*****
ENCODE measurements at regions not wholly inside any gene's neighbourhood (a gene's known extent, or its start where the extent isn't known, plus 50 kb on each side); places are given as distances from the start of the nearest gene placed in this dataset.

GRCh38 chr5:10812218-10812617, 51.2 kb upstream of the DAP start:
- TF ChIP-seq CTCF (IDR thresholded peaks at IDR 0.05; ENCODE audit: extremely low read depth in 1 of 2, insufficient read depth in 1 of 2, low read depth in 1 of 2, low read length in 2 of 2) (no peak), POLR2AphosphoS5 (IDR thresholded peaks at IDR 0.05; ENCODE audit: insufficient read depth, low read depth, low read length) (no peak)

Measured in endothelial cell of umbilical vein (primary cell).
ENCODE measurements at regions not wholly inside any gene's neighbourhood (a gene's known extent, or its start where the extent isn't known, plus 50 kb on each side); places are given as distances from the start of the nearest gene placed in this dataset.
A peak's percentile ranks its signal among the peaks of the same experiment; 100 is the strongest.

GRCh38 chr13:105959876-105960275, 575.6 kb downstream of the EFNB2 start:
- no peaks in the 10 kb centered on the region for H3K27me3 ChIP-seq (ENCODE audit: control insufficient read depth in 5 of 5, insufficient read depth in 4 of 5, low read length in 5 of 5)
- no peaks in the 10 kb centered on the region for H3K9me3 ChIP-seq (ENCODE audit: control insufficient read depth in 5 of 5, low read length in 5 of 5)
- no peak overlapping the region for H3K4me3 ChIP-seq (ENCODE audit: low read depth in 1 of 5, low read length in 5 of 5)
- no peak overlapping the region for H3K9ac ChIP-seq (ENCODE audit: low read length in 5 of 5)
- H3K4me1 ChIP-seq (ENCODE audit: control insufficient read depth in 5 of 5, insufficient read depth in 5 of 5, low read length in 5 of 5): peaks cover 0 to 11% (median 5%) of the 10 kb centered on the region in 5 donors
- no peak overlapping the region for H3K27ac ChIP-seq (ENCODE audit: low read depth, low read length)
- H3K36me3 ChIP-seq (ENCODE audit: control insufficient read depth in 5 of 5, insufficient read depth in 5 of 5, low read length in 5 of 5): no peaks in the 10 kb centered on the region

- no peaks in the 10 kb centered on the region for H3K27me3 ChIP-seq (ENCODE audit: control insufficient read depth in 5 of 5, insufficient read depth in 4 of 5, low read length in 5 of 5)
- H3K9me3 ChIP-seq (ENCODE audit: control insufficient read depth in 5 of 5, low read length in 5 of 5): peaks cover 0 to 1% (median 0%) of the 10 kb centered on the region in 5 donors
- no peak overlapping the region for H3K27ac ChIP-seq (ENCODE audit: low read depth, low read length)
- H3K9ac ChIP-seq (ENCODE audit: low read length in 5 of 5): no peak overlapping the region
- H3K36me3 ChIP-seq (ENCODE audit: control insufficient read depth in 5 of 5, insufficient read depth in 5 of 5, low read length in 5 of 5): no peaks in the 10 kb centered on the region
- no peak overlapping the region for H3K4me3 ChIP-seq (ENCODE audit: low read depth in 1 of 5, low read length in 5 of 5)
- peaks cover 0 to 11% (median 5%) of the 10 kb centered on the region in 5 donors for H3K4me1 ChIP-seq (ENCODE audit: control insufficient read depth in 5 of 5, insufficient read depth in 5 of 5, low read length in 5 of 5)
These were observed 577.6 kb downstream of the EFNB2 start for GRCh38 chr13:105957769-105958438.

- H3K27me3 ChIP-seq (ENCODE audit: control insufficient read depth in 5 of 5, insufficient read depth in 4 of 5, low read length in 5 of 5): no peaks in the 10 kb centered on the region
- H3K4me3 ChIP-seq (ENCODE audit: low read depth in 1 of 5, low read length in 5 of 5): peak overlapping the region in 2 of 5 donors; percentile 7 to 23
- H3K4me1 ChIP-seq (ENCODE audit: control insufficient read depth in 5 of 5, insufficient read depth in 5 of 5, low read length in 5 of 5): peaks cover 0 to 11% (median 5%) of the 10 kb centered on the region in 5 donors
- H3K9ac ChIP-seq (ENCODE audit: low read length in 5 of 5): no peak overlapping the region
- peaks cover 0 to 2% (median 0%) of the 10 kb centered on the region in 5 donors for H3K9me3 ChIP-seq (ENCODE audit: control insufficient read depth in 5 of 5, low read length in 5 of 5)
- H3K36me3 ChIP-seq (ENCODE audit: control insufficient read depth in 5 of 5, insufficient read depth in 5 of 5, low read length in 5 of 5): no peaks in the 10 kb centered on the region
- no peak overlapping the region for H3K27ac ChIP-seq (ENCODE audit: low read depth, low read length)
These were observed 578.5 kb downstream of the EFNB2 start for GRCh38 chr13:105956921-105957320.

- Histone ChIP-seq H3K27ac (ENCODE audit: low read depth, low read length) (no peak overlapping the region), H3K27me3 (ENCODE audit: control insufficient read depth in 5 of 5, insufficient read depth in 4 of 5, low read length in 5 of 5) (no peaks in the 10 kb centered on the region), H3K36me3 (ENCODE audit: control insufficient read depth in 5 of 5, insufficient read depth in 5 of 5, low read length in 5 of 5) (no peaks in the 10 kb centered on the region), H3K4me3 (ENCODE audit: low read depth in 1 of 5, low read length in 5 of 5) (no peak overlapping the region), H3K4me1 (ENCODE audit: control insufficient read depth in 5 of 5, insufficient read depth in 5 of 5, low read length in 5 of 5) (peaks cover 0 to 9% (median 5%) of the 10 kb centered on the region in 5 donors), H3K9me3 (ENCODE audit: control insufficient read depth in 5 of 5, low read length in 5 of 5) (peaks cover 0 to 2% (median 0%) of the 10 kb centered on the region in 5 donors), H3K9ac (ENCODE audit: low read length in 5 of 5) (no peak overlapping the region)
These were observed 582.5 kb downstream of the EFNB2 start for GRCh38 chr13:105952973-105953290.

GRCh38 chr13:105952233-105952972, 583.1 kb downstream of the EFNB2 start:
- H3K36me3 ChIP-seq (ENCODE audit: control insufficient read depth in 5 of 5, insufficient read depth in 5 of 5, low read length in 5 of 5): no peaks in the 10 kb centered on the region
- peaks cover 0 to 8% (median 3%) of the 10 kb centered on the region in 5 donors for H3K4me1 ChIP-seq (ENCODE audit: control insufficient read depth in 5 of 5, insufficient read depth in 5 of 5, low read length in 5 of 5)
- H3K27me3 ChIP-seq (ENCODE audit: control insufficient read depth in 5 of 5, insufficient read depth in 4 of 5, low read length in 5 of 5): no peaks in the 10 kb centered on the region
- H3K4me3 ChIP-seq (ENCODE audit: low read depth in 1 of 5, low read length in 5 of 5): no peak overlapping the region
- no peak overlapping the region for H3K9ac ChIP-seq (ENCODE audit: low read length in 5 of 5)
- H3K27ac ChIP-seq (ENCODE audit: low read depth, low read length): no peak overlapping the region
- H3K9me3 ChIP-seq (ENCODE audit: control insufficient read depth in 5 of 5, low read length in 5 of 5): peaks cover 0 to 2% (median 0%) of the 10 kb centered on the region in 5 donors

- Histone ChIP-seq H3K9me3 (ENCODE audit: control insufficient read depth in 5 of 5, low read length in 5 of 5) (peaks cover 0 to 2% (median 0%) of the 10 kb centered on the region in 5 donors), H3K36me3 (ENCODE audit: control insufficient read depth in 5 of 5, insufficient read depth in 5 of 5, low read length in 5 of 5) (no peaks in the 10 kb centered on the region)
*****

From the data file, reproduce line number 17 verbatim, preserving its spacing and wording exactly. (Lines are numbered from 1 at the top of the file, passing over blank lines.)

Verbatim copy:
- no peak overlapping the region for H3K27ac ChIP-seq (ENCODE audit: low read depth, low read length)